Faster and Better Body VerificationIn the pre-production stage at Volvo, metrology engineers scan sheet metal and castings made of steel and aluminum as well as composite and plastic body parts. After acquiring data at an accuracy of approximately 20 microns, engineers filter the resulting point cloud and analyze geometry against nominal CAD data. Volvo relies on digital graphic reports to evaluate the parts and streamline supplier interaction with regard to adjusting molding and stamping equipment. Digital component verification only requires standard holding fixtures, whereas traditional inspection methods demand costly dedicated positioning and fixation tooling.
After digitizing individual parts, engineers align and virtually assemble sheet metal, interior, exterior and chassis components in software, building a complete virtual vehicle body. Even before body parts are physically assembled, the geometric verification approach gives information about potential part fitting issues. To run specialized investigations, virtual body assembly models are loaded into dedicated software for reverse engineering, variation analysis and spring-back prediction, for example. Analysis between scanned and numerical vehicle body models enables Volvo to efficiently tune component geometry to fall within the assembly processing window.
Handheld DevelopmentThe collaboration project with Volvo also contributed to the development of K-Scan, a handheld laser scanner with a single laser stripe for insitu inspection. An optical CMM continuously tracks the scanner, affording the operator the mobility needed to scan the entire vehicle. Volvo engineers use K-Scan to verify flush and gap, body deformation and static/dynamic geometry on prototype or early production vehicles. Color-coded visual inspection reports illustrate how flush and gap evolves along complete spines in between hood and front fender, for example. Optical handheld verification also includes special cases in which manual methods fall short, such as zero gaps, or in case an urgent issue comes up that needs fast troubleshooting.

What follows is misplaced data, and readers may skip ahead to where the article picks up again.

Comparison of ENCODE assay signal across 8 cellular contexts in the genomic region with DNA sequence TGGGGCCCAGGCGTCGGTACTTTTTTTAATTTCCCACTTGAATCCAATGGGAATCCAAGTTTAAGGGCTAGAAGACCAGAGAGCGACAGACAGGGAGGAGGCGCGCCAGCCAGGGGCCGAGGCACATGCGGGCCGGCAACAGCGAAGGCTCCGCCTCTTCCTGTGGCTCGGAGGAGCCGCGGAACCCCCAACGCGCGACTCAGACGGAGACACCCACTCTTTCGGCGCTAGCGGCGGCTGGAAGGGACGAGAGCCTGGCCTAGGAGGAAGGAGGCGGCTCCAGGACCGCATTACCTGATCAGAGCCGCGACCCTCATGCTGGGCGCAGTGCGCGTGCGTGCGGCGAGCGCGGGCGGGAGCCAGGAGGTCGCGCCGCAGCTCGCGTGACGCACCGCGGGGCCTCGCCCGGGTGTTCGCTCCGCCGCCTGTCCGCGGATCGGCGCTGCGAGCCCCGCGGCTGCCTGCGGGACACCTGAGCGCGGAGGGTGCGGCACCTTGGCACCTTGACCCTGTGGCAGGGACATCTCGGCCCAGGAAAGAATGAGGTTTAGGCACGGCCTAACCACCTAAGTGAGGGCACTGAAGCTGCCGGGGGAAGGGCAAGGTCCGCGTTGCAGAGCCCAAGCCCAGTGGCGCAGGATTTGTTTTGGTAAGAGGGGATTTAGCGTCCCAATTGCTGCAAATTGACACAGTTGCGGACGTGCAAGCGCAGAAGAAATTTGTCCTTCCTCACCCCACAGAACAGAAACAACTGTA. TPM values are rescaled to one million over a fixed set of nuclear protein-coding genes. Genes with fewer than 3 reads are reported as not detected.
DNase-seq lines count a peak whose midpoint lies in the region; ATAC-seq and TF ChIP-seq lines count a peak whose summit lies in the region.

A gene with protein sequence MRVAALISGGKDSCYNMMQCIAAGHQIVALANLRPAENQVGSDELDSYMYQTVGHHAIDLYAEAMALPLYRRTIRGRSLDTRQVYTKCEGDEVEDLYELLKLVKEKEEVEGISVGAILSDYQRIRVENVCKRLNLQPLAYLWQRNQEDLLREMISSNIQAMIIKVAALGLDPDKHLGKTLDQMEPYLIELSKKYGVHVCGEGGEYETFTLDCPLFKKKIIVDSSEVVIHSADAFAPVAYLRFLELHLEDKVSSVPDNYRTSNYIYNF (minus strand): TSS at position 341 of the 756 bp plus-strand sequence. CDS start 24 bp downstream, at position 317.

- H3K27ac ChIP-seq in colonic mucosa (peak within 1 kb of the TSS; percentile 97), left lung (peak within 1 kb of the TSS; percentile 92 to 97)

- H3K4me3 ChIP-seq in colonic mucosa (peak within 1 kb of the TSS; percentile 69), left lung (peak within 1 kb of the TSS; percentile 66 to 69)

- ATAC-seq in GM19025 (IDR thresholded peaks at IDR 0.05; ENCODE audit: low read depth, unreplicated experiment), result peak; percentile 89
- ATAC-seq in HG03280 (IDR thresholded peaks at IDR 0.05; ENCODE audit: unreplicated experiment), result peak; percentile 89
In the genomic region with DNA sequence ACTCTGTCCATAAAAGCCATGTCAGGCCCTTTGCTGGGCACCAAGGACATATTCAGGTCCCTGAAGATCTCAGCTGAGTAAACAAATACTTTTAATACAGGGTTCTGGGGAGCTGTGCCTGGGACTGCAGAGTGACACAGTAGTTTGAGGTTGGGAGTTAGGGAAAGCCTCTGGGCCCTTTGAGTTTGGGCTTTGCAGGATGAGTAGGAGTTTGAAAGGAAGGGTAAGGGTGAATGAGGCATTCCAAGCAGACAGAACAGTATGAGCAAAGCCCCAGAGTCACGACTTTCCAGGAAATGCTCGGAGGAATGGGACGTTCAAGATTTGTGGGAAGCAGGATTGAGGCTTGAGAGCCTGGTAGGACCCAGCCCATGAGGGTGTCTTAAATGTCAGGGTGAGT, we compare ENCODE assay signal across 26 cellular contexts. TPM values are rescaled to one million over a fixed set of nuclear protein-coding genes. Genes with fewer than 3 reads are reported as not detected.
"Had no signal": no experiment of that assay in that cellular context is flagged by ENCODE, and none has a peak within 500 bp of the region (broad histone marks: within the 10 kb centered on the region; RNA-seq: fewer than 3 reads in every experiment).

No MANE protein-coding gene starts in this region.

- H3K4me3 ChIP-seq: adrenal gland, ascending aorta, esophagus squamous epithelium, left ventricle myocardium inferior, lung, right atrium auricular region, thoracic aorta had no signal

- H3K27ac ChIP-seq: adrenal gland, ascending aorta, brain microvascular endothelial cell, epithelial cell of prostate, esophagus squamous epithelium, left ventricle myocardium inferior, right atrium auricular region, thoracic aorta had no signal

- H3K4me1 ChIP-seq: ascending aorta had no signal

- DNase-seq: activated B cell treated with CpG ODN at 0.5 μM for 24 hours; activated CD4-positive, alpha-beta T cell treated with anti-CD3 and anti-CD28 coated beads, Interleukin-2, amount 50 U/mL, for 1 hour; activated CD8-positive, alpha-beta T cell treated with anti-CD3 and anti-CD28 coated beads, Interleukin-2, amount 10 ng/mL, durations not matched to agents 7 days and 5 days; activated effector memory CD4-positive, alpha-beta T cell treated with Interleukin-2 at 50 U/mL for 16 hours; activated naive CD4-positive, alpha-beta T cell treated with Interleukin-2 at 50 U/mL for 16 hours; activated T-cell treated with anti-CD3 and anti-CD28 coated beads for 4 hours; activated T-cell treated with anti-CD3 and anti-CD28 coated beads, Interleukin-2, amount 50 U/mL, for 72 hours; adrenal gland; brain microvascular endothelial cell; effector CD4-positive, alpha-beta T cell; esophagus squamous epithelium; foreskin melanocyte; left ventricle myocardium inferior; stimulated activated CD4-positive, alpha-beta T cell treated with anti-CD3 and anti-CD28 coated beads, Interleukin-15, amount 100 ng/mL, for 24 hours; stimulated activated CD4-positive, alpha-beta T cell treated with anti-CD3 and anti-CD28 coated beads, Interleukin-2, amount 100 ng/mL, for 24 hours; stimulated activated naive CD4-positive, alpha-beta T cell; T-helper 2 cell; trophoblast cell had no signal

Reduced Iteration LoopsThe new process reduces the time needed for matching loops and realizes an important cost reduction for test materials and screwed body, nominal blue bucks and dedicated fixtures. When ramping up Volvo XC60 production in 2008, geometry iteration loops and the lead time of individual loops were reduced. Having fewer physical evaluation prototypes also reduced material scrap and decreased expenditure on complex verification tooling, such as body-in-white cubing.
“Three-dimensional scanning has been used extensively when ramping up production of the successful Volvo XC60 crossover vehicle,” says Alfons Van den Bergh, head of the geometry division at Volvo Cars Gent. “For more than two years now, 3-D scanning has been serving as the standard method for virtual body geometry verification.”
Three-dimensional scanning technologies are already well accepted at Volvo, where they are used in different stages of the manufacturing process. Noncontact metrology is systematically applied in the early design stages in which clay models are digitized. In pre-production, engineering intensively digitizes body parts and body-in-white structures to optimize part manufacture and assembly. After kicking off serial production, specific aspects of car components or full cars are scanned to serve as statistical process control samples for quality monitoring and product audit purposes. For the future, laser scanning is seen as a key enabler of in-line quality control.